Blog of the International Journal of Constitutional Law

New developments in Japanese religion case

As noted in January, the Japanese Supreme Court held that Sunagawa city’s allowing the free use of its land by the Sorachi-buto shrine violated two provisions of the Japanese Constitution: Art. 20(1) (“No religious organization shall receive any privileges from the State, nor exercise any political authority.”) and Art. 89 (providing that “[n]o public money or other property shall be expended or appropriated for the use, benefit or maintenance of any religious institution or association, or for any charitable, educational or benevolent enterprises not under the control of public authority”). However, the Supreme Court also reversed a removal order issued by the appellate court, saying that such a removal would prevent the believers of that shrine from exercising their religious freedom guaranteed by the other clause of Article 20(1) of the Constitution (“Freedom of religion is guaranteed to all”). The Court pointed out that the city could develop alternatives, including the possible sale or rental to the shrine of the portion of public land on which the religious establishment sits. As a result, the Court remanded the case to the appellate court at Sapporo, on the ground that the lower court failed to use the inquisitorial approach – which is allowed in administrative lawsuits such as this one – to remind the city of other possible alternatives.

Note that the suit was filed as administrative litigation and thus courts found no difficulty reviewing the case. The Local Autonomy Act allows a citizen to sue the prefecture and municipality in which he or she resides for constitutional violation by the local government. Unlike a civil action, the resident plaintiff can get a court judgment on the merits WITHOUT showing individual harm to his/her constitutional/statutory rights or legally protected interest.

On April 20, Sunagawa city announced that the city would sign a lease as suggested by the Supreme Court decision in order to dispel the questioned constitutional violation. The plaintiffs said that they would argue on remand that the only redress is the removal of the shrine from the city’s property. In my opinion, a lease in such case will not be a constitutional alternative-it remains the government entanglement with the religion.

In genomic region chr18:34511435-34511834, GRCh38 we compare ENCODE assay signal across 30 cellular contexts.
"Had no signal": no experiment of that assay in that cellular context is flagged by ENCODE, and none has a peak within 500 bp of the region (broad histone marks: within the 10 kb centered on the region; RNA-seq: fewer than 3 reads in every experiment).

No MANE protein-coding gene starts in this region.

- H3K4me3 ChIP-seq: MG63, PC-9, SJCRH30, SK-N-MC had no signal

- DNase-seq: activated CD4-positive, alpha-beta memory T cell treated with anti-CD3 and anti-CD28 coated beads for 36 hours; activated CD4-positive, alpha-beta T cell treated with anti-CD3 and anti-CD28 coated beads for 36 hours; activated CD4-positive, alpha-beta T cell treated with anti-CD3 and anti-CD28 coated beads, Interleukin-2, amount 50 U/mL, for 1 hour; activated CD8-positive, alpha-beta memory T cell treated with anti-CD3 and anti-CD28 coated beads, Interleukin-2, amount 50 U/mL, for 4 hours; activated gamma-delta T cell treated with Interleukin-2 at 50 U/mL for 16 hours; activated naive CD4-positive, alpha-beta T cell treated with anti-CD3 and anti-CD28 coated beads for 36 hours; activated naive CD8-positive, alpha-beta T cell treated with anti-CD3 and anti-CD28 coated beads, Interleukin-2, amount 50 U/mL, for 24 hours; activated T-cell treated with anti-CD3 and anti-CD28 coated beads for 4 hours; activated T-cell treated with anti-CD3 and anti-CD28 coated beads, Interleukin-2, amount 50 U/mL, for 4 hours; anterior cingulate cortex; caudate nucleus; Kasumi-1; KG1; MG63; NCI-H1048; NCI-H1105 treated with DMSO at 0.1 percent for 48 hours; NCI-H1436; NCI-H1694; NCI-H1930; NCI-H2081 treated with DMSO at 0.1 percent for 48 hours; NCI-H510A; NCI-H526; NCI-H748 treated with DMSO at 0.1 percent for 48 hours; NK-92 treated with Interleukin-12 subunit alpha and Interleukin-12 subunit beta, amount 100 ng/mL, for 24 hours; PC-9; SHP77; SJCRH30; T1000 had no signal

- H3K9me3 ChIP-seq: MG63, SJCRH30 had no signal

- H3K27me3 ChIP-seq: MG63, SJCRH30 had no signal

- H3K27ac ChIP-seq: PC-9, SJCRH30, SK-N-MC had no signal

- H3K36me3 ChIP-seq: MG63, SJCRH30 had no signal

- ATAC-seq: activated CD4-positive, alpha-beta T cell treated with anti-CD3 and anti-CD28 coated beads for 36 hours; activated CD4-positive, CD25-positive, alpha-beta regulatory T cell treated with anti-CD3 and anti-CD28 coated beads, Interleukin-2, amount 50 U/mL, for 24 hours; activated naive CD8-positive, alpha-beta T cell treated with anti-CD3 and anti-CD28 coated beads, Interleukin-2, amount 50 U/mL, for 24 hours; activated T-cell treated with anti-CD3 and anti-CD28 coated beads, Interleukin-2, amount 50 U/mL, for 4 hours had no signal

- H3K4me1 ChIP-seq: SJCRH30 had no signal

–Tokujin Matsudaira, Tokyo University


2 responses to “New developments in Japanese religion case”

  1. Tokujin Matsudaira (Univ. of Tokyo) Avatar
    Tokujin Matsudaira (Univ. of Tokyo)

    Correcting a mistake. The name of the shinto shrine is “Sorachi-buto”, stemming from Ainu expression of the area on which the shrine sits. The shrine was built by “Wajin” colons who moved to Hokkaido from the homeland of Japan in the Meiji period (1868-1912). After the indigenous Ainu people were expelled from their land by the imperial government, Japanese colons took over Ainu land and made the land suitable for farming. The colons also brought their worship of “Jishin”, which respects gods taking care of farmers and cultivation, however was formed and reshaped by the movement of modern nationalistic shintoism.

  2. Tom Ginsburg Avatar

    Thanks for the correction: the name is now noted in the original post.

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